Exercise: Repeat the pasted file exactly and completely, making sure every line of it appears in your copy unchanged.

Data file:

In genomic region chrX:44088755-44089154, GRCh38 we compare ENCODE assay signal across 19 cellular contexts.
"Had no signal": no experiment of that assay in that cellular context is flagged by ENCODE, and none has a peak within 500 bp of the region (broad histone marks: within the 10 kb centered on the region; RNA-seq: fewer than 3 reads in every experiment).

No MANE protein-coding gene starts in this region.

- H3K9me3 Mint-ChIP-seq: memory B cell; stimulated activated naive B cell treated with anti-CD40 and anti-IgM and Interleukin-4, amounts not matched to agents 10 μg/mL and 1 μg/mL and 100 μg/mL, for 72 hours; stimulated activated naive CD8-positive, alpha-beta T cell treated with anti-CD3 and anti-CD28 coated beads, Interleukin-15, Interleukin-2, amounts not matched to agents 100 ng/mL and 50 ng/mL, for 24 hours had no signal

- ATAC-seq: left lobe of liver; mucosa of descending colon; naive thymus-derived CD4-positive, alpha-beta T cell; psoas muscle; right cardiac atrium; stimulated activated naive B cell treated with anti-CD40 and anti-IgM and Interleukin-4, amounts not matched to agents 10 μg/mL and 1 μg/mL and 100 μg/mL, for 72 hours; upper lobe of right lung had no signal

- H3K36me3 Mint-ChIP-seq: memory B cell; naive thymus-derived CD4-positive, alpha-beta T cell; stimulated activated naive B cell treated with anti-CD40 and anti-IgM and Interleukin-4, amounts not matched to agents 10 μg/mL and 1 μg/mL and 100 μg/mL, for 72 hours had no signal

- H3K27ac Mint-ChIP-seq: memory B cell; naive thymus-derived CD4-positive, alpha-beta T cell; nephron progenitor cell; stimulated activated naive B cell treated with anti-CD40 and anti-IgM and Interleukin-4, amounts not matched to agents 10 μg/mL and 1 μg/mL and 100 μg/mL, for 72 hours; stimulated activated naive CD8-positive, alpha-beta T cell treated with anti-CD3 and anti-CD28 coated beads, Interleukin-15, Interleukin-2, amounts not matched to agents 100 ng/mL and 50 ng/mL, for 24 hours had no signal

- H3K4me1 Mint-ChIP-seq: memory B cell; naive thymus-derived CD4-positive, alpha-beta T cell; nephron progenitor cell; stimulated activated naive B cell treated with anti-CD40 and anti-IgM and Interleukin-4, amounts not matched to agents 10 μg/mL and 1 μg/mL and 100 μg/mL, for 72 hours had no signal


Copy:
In genomic region chrX:44088755-44089154, GRCh38 we compare ENCODE assay signal across 19 cellular contexts.
"Had no signal": no experiment of that assay in that cellular context is flagged by ENCODE, and none has a peak within 500 bp of the region (broad histone marks: within the 10 kb centered on the region; RNA-seq: fewer than 3 reads in every experiment).

No MANE protein-coding gene starts in this region.

- H3K9me3 Mint-ChIP-seq: memory B cell; stimulated activated naive B cell treated with anti-CD40 and anti-IgM and Interleukin-4, amounts not matched to agents 10 μg/mL and 1 μg/mL and 100 μg/mL, for 72 hours; stimulated activated naive CD8-positive, alpha-beta T cell treated with anti-CD3 and anti-CD28 coated beads, Interleukin-15, Interleukin-2, amounts not matched to agents 100 ng/mL and 50 ng/mL, for 24 hours had no signal

- ATAC-seq: left lobe of liver; mucosa of descending colon; naive thymus-derived CD4-positive, alpha-beta T cell; psoas muscle; right cardiac atrium; stimulated activated naive B cell treated with anti-CD40 and anti-IgM and Interleukin-4, amounts not matched to agents 10 μg/mL and 1 μg/mL and 100 μg/mL, for 72 hours; upper lobe of right lung had no signal

- H3K36me3 Mint-ChIP-seq: memory B cell; naive thymus-derived CD4-positive, alpha-beta T cell; stimulated activated naive B cell treated with anti-CD40 and anti-IgM and Interleukin-4, amounts not matched to agents 10 μg/mL and 1 μg/mL and 100 μg/mL, for 72 hours had no signal

- H3K27ac Mint-ChIP-seq: memory B cell; naive thymus-derived CD4-positive, alpha-beta T cell; nephron progenitor cell; stimulated activated naive B cell treated with anti-CD40 and anti-IgM and Interleukin-4, amounts not matched to agents 10 μg/mL and 1 μg/mL and 100 μg/mL, for 72 hours; stimulated activated naive CD8-positive, alpha-beta T cell treated with anti-CD3 and anti-CD28 coated beads, Interleukin-15, Interleukin-2, amounts not matched to agents 100 ng/mL and 50 ng/mL, for 24 hours had no signal

- H3K4me1 Mint-ChIP-seq: memory B cell; naive thymus-derived CD4-positive, alpha-beta T cell; nephron progenitor cell; stimulated activated naive B cell treated with anti-CD40 and anti-IgM and Interleukin-4, amounts not matched to agents 10 μg/mL and 1 μg/mL and 100 μg/mL, for 72 hours had no signal